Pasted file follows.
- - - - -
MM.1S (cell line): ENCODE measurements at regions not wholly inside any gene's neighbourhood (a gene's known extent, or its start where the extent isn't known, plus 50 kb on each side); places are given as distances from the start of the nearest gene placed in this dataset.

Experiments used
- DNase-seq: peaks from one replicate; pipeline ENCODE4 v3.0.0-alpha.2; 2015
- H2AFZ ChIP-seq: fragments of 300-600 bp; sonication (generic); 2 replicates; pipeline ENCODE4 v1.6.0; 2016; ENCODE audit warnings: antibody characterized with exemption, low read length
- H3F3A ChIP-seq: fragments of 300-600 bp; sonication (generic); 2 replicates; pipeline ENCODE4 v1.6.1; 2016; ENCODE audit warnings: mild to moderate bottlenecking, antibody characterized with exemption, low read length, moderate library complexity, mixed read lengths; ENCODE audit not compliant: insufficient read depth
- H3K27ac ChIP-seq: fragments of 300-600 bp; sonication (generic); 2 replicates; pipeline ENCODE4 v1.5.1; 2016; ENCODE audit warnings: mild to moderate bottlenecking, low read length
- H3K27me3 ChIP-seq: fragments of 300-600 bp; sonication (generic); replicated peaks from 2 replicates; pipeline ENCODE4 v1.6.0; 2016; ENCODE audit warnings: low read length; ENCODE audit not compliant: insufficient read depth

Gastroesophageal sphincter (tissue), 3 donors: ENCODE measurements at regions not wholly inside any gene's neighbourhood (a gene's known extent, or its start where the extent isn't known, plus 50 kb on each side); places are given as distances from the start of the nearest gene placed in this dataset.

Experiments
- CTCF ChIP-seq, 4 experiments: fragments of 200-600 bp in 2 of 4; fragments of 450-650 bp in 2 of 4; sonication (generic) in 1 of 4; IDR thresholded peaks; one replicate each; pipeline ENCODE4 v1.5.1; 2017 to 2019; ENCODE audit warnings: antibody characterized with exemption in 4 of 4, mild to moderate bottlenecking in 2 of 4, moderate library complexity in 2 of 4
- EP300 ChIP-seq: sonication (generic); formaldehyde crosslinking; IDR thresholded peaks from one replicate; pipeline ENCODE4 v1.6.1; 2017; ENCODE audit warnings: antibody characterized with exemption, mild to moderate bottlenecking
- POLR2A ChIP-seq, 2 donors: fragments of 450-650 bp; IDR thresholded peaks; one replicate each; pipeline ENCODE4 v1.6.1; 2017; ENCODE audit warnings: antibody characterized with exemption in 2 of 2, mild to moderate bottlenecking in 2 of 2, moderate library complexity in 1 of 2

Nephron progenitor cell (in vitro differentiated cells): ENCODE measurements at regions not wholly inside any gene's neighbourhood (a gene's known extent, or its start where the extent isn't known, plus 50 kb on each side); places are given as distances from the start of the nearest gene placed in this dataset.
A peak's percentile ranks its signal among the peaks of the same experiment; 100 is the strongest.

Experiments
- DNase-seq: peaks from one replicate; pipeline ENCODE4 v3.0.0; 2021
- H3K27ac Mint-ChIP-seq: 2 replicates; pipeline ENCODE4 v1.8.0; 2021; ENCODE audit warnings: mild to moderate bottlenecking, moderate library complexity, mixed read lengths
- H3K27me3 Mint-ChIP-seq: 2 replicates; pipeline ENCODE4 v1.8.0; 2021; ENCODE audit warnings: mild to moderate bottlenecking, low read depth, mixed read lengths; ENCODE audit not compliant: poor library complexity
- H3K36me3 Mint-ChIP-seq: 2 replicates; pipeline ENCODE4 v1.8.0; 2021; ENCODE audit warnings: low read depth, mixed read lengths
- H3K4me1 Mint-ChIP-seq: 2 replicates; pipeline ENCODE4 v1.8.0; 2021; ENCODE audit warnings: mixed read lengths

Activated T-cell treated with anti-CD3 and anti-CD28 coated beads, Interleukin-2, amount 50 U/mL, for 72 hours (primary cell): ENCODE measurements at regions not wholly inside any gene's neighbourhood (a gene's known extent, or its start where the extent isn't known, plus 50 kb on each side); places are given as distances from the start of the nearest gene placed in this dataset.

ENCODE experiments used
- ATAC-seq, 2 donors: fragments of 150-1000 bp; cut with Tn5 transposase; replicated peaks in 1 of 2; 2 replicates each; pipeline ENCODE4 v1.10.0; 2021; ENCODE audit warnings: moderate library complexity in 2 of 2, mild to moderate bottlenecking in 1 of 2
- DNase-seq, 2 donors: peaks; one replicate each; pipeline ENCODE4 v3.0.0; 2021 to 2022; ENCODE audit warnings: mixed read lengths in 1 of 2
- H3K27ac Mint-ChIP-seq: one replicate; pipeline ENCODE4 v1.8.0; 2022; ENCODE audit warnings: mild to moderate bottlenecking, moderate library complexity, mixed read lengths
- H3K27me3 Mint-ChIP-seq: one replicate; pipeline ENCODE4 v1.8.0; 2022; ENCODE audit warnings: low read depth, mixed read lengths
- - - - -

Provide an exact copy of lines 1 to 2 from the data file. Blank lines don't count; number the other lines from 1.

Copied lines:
MM.1S (cell line): ENCODE measurements at regions not wholly inside any gene's neighbourhood (a gene's known extent, or its start where the extent isn't known, plus 50 kb on each side); places are given as distances from the start of the nearest gene placed in this dataset.

Experiments used